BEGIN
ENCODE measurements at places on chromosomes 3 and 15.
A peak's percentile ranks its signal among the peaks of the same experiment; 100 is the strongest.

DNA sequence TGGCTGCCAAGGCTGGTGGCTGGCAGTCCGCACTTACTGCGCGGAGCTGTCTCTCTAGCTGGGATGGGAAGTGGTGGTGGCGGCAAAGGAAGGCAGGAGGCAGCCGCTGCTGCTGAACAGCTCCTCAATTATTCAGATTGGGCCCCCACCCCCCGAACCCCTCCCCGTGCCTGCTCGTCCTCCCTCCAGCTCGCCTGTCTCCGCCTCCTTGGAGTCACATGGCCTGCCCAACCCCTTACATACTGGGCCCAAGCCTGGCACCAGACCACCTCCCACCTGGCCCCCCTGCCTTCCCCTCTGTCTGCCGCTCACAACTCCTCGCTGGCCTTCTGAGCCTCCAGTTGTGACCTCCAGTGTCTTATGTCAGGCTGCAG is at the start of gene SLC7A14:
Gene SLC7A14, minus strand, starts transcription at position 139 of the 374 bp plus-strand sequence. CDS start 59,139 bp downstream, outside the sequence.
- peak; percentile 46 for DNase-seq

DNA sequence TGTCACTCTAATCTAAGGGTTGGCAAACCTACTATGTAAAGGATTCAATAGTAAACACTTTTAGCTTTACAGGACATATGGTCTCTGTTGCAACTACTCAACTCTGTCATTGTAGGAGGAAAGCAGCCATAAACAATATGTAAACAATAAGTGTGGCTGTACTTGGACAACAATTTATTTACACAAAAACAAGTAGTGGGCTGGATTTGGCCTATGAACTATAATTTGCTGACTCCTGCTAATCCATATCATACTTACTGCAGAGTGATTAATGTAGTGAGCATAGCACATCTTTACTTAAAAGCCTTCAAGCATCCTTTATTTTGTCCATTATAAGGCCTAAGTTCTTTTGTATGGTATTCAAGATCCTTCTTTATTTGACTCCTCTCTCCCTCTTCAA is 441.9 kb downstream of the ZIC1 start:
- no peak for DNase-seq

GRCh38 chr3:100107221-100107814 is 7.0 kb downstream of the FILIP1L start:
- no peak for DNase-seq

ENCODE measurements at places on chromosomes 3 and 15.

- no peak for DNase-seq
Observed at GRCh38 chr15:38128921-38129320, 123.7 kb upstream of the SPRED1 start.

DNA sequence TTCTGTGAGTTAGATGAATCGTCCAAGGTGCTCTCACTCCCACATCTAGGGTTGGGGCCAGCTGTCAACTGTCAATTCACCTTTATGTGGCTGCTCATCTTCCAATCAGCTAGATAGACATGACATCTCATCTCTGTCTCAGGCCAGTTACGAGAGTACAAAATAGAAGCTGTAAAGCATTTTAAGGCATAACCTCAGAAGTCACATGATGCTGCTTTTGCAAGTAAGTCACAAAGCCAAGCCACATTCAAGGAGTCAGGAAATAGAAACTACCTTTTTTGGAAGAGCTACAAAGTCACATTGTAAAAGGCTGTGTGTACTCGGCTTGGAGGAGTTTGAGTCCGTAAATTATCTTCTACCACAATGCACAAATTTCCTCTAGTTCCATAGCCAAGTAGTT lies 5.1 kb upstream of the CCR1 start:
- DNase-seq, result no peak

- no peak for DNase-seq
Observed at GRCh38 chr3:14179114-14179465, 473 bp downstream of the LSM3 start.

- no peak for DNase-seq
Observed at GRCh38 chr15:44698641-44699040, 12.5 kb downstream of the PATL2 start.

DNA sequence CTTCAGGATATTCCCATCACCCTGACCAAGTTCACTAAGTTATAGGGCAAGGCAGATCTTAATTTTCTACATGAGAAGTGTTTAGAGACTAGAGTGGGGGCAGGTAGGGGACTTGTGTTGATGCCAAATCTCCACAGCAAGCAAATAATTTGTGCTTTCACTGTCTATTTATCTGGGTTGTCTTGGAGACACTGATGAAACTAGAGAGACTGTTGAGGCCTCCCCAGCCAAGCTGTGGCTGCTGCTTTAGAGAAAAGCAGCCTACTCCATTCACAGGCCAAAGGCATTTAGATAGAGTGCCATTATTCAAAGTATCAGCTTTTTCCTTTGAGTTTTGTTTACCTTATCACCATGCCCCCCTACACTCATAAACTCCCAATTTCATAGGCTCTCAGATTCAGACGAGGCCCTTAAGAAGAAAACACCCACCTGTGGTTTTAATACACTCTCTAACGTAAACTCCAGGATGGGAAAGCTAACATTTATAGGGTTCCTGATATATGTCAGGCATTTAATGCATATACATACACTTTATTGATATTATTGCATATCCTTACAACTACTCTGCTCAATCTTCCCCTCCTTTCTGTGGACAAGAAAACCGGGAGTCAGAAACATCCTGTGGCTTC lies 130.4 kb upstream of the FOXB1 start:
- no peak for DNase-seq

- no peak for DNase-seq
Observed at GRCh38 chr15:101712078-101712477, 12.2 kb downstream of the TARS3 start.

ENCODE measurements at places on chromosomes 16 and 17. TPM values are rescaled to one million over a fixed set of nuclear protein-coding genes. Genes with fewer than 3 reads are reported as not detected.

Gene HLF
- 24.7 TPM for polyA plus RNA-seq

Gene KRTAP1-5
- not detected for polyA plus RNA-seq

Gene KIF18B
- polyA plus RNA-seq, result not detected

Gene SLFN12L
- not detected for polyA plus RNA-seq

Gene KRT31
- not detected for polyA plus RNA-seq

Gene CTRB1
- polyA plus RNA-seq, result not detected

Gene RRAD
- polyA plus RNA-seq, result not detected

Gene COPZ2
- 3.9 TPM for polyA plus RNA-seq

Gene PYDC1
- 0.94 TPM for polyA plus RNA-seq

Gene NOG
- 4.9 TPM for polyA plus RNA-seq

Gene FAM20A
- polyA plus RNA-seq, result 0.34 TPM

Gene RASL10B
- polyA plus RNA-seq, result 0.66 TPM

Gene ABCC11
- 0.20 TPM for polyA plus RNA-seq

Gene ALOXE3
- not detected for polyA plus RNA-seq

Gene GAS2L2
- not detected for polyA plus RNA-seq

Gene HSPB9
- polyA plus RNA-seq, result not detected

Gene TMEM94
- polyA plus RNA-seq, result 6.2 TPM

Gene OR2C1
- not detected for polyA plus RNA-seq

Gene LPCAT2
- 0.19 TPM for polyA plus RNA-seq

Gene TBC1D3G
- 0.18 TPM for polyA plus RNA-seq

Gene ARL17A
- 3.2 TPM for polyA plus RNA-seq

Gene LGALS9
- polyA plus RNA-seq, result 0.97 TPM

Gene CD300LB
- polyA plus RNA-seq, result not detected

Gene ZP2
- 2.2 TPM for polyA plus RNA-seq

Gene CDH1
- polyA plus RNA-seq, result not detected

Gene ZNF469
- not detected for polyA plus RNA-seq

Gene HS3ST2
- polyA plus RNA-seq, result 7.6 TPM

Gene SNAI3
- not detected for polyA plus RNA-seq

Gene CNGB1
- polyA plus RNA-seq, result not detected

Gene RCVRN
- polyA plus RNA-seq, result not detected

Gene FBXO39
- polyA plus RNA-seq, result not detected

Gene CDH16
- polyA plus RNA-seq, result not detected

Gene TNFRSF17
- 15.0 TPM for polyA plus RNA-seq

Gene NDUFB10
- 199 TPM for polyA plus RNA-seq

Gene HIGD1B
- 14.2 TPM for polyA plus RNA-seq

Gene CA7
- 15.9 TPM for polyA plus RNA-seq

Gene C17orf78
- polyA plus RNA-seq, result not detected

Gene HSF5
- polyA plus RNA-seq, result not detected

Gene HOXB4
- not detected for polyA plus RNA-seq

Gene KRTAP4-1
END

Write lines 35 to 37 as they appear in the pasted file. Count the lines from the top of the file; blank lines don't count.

- polyA plus RNA-seq, result not detected

Gene RRAD
- polyA plus RNA-seq, result not detected